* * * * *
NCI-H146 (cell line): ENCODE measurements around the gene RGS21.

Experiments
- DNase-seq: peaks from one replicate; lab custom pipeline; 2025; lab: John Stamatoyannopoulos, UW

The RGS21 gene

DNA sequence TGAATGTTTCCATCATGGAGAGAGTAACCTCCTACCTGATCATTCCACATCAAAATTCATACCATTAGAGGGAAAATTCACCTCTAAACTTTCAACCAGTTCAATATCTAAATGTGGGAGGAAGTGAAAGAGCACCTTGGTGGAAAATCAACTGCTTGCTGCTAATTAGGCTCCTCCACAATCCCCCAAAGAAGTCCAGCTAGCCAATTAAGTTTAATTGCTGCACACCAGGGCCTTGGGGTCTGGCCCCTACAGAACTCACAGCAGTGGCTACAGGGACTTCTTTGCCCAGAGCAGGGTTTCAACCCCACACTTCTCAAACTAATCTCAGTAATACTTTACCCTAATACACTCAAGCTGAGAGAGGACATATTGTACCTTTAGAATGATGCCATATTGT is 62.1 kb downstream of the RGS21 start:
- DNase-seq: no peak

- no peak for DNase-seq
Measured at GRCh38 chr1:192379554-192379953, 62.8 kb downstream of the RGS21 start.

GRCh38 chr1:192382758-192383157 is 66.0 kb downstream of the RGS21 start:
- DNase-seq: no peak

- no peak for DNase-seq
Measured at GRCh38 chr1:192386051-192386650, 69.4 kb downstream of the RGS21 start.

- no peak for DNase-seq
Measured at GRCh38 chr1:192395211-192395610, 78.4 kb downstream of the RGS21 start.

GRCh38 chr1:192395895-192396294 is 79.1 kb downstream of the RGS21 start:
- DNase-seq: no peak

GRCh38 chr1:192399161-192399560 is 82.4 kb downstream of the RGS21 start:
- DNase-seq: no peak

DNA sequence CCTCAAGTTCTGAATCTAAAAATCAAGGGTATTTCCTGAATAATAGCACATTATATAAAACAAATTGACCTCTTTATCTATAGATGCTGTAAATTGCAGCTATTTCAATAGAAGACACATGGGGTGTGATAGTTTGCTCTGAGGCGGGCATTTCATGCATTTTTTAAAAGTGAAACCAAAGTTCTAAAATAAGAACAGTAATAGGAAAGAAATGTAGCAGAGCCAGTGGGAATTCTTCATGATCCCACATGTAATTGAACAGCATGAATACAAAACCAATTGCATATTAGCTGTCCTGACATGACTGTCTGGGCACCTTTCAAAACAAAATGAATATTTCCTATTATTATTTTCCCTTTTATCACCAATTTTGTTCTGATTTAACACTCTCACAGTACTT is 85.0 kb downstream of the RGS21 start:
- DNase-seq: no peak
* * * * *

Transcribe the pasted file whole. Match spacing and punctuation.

NCI-H146 (cell line): ENCODE measurements around the gene RGS21.

Experiments
- DNase-seq: peaks from one replicate; lab custom pipeline; 2025; lab: John Stamatoyannopoulos, UW

The RGS21 gene

DNA sequence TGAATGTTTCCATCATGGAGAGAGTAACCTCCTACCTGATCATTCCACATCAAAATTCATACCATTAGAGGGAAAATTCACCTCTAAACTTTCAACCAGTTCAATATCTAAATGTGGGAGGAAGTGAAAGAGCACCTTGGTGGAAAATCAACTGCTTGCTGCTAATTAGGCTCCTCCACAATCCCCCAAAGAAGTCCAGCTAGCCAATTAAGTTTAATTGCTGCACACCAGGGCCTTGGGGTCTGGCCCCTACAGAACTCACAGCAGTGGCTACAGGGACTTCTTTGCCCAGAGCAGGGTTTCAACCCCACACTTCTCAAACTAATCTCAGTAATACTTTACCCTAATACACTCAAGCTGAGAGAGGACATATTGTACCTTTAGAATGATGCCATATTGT is 62.1 kb downstream of the RGS21 start:
- DNase-seq: no peak

- no peak for DNase-seq
Measured at GRCh38 chr1:192379554-192379953, 62.8 kb downstream of the RGS21 start.

GRCh38 chr1:192382758-192383157 is 66.0 kb downstream of the RGS21 start:
- DNase-seq: no peak

- no peak for DNase-seq
Measured at GRCh38 chr1:192386051-192386650, 69.4 kb downstream of the RGS21 start.

- no peak for DNase-seq
Measured at GRCh38 chr1:192395211-192395610, 78.4 kb downstream of the RGS21 start.

GRCh38 chr1:192395895-192396294 is 79.1 kb downstream of the RGS21 start:
- DNase-seq: no peak

GRCh38 chr1:192399161-192399560 is 82.4 kb downstream of the RGS21 start:
- DNase-seq: no peak

DNA sequence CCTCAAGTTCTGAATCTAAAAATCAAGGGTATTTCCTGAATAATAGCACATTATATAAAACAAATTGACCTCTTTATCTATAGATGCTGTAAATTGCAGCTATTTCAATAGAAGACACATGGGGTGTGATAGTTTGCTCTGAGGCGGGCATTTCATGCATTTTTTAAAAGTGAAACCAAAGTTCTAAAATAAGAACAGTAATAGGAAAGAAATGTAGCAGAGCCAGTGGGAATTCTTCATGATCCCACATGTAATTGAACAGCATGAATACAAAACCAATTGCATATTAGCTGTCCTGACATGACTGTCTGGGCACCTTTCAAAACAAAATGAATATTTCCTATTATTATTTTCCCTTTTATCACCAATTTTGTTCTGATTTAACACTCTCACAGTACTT is 85.0 kb downstream of the RGS21 start:
- DNase-seq: no peak